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It’s not just the future that can be read in the water. There is also the level of drug consumption. According a report from the European Monitoring Center for Drugs and Drug Addiction (EMCDDA) broadcast on Tuesday 14 June, the supply and consumption of drugs in Europe are back at their pre-Covid-19 pandemic level, and even increasing with the emergence of new synthetic drugs.

To arrive at this observation, EMCDDA scientists analyzed, in the spring of 2021, the wastewater of 75 cities in 25 European countries. This study revealed “an overall increase in detections” of cannabis, cocaine, amphetamines and methamphetamines.


According to the study, ecstasy (and its active ingredient, MDMA) is the only drug “for which residues have decreased in the majority of the cities studied”. A phenomenon which can be explained by the fact that nightclubs and other party places were still closed in many European countries at the time the samples were taken.

According to the EMCDDA, drug supply “remains high across the EU” and even exceeds “pre-pandemic levels” for cocaine. “This indicator and others suggest that at present, there is no indication that the upward trend in the availability of this drug, observed in recent years, has changed,” said the Observatory.

In 2020, EU Member States made 64,000 cocaine seizures, representing 213 tonnes compared to 202 tonnes in 2019. Belgium (70 tonnes), the Netherlands (49 tonnes) and Spain (37 tonnes) accounted for nearly 75% of the total quantities seized.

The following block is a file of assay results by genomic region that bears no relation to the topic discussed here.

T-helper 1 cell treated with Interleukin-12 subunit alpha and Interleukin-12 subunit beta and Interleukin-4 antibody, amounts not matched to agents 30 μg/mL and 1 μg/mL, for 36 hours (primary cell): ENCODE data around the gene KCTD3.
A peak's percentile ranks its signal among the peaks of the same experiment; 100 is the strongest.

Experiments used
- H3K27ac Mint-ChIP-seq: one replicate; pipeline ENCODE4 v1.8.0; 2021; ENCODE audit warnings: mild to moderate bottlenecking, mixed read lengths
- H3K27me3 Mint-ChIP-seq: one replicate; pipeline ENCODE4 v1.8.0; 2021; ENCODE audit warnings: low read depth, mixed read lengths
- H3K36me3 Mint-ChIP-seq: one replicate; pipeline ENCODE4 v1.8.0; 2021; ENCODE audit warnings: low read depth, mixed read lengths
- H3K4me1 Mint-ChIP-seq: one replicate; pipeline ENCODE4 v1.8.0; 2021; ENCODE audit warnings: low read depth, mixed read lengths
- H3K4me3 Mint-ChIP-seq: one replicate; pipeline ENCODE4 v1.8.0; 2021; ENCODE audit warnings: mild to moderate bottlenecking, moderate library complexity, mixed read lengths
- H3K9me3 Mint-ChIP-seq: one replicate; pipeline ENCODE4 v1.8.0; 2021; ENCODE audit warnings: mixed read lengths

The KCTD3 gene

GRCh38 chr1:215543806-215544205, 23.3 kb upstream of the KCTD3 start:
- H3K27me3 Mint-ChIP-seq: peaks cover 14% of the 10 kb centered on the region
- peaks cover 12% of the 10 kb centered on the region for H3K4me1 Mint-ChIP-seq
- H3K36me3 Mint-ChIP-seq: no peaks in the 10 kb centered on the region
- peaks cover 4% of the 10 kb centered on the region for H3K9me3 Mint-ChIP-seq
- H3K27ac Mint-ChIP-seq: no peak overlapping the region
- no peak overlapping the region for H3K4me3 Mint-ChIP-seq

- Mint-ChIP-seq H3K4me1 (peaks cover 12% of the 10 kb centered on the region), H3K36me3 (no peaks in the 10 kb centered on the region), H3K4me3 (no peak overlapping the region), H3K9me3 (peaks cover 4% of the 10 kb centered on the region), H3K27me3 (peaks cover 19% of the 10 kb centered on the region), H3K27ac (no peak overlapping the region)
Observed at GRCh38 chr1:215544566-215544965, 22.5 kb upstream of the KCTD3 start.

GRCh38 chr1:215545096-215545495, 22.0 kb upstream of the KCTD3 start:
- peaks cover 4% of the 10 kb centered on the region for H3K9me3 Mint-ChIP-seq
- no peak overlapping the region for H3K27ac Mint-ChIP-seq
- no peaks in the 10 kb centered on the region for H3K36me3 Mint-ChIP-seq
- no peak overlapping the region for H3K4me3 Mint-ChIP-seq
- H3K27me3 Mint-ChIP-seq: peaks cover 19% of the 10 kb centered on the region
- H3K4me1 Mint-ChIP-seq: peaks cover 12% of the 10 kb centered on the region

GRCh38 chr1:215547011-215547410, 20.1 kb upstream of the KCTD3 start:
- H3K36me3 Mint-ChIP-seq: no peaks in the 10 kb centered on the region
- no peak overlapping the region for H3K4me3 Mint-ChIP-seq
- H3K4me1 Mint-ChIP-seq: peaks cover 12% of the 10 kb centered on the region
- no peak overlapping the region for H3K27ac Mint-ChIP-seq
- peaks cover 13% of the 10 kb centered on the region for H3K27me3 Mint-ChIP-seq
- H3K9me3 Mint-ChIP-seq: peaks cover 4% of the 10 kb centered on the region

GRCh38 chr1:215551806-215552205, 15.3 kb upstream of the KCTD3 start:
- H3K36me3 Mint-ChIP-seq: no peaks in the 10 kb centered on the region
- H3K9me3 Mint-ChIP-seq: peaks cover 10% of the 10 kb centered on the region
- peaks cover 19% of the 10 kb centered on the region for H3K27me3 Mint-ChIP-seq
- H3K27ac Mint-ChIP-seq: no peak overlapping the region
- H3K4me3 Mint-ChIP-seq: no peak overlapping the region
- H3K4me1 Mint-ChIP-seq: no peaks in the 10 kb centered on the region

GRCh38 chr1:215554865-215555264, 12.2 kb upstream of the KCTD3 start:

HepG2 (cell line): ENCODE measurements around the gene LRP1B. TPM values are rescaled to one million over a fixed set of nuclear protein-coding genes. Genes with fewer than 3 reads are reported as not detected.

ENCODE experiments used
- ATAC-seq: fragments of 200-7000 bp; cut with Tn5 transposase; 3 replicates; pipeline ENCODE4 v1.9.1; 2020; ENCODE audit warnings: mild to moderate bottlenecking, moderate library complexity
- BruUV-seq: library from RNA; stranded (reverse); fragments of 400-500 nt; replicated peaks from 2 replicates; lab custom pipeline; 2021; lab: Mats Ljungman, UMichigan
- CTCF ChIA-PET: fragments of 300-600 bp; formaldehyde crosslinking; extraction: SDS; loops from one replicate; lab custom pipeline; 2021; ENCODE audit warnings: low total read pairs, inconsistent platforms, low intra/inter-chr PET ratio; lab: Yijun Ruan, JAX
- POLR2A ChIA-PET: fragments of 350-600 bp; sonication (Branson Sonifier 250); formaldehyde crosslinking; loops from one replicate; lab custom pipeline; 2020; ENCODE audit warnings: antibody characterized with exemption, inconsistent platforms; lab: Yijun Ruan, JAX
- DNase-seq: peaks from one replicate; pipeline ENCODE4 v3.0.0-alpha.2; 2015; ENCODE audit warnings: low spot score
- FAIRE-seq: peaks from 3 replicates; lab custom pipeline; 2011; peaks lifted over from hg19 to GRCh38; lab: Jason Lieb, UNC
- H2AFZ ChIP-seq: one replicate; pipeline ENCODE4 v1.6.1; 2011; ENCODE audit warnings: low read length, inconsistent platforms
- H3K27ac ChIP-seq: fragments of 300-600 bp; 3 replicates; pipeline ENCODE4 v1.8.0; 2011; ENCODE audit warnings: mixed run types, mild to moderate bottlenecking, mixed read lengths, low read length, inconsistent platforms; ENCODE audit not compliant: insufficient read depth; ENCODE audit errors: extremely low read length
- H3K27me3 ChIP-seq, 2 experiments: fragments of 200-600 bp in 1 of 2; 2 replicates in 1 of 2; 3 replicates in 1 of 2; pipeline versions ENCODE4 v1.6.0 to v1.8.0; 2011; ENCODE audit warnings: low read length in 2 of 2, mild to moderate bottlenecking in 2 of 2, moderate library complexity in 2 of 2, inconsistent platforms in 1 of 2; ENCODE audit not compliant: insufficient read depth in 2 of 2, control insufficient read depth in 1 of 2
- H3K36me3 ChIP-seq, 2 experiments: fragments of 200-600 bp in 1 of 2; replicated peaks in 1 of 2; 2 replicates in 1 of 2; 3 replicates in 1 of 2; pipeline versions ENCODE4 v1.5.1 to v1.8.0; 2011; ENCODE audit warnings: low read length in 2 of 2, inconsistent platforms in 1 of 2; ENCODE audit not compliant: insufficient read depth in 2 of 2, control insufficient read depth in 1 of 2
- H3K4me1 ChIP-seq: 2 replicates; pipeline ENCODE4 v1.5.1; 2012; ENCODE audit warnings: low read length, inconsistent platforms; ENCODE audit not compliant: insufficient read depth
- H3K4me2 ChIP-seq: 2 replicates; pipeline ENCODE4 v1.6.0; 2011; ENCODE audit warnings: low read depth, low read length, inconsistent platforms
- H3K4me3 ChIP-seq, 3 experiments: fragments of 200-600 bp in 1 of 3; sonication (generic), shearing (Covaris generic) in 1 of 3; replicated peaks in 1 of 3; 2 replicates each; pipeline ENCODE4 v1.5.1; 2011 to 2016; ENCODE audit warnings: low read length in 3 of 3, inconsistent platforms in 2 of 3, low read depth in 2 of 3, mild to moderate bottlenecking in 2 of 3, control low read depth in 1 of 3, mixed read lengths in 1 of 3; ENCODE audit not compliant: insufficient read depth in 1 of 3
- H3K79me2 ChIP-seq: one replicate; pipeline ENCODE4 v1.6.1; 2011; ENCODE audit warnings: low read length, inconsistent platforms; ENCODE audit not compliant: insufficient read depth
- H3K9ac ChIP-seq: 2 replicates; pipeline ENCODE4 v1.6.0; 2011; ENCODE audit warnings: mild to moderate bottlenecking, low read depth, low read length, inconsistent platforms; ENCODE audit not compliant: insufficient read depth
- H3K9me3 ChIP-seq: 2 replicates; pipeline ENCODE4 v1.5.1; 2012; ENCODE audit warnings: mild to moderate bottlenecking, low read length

“Conventional drugs have never been so accessible”

More generally, “conventional drugs have never been so accessible and new high-dose substances continue to appear”, the report is alarmed before warning that in the future, “almost everything with a psychoactive potential risk of appearing on the market”.

The Observatory is particularly concerned about the proliferation of drug varieties available in Europe. In 2021, 52 new drugs were “reported for the first time”, including “15 new synthetic cannabinoids”. These molecules produced in the laboratory, sometimes very highly dosed and toxic, imitate the intoxicating effect of THC (the psychotropic substance of cannabis) and are often sprayed on grass, sometimes without the knowledge of consumers.

Detection of “synthetic cathinones”, which mix cocaine, MDMA-ecstasy and amphetamines, is also on the rise


According to EMCDDA estimates, approximately 83.4 million adults, or 29% of European adults aged 15 to 64, have already used at least one illicit drug. Men (50.5 million) are more numerous than women (33 million) to declare this consumption.

Cannabis remains the most used substance (22 million) followed by cocaine (3.5 million), MDMA (2.6 million), amphetamines (2 million) and particularly destructive heroin (1 million).

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